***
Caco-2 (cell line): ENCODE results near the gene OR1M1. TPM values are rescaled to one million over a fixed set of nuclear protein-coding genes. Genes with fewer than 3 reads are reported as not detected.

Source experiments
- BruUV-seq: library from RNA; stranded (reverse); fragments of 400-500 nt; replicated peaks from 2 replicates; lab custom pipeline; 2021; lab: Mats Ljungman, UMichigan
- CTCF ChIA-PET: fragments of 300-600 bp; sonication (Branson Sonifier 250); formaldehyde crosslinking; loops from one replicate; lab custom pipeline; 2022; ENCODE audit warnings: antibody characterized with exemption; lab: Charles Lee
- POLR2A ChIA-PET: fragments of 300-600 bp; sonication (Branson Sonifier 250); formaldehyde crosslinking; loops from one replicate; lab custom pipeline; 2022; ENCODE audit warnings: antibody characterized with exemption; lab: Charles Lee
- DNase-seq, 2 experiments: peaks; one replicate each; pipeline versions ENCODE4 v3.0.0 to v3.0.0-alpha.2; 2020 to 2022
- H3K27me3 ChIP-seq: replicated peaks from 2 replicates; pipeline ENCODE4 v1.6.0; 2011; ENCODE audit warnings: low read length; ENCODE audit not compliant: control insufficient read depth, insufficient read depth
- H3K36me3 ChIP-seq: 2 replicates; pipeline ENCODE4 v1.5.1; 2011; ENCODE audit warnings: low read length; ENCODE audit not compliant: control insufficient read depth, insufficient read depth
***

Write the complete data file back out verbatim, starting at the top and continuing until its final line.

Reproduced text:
Caco-2 (cell line): ENCODE results near the gene OR1M1. TPM values are rescaled to one million over a fixed set of nuclear protein-coding genes. Genes with fewer than 3 reads are reported as not detected.

Source experiments
- BruUV-seq: library from RNA; stranded (reverse); fragments of 400-500 nt; replicated peaks from 2 replicates; lab custom pipeline; 2021; lab: Mats Ljungman, UMichigan
- CTCF ChIA-PET: fragments of 300-600 bp; sonication (Branson Sonifier 250); formaldehyde crosslinking; loops from one replicate; lab custom pipeline; 2022; ENCODE audit warnings: antibody characterized with exemption; lab: Charles Lee
- POLR2A ChIA-PET: fragments of 300-600 bp; sonication (Branson Sonifier 250); formaldehyde crosslinking; loops from one replicate; lab custom pipeline; 2022; ENCODE audit warnings: antibody characterized with exemption; lab: Charles Lee
- DNase-seq, 2 experiments: peaks; one replicate each; pipeline versions ENCODE4 v3.0.0 to v3.0.0-alpha.2; 2020 to 2022
- H3K27me3 ChIP-seq: replicated peaks from 2 replicates; pipeline ENCODE4 v1.6.0; 2011; ENCODE audit warnings: low read length; ENCODE audit not compliant: control insufficient read depth, insufficient read depth
- H3K36me3 ChIP-seq: 2 replicates; pipeline ENCODE4 v1.5.1; 2011; ENCODE audit warnings: low read length; ENCODE audit not compliant: control insufficient read depth, insufficient read depth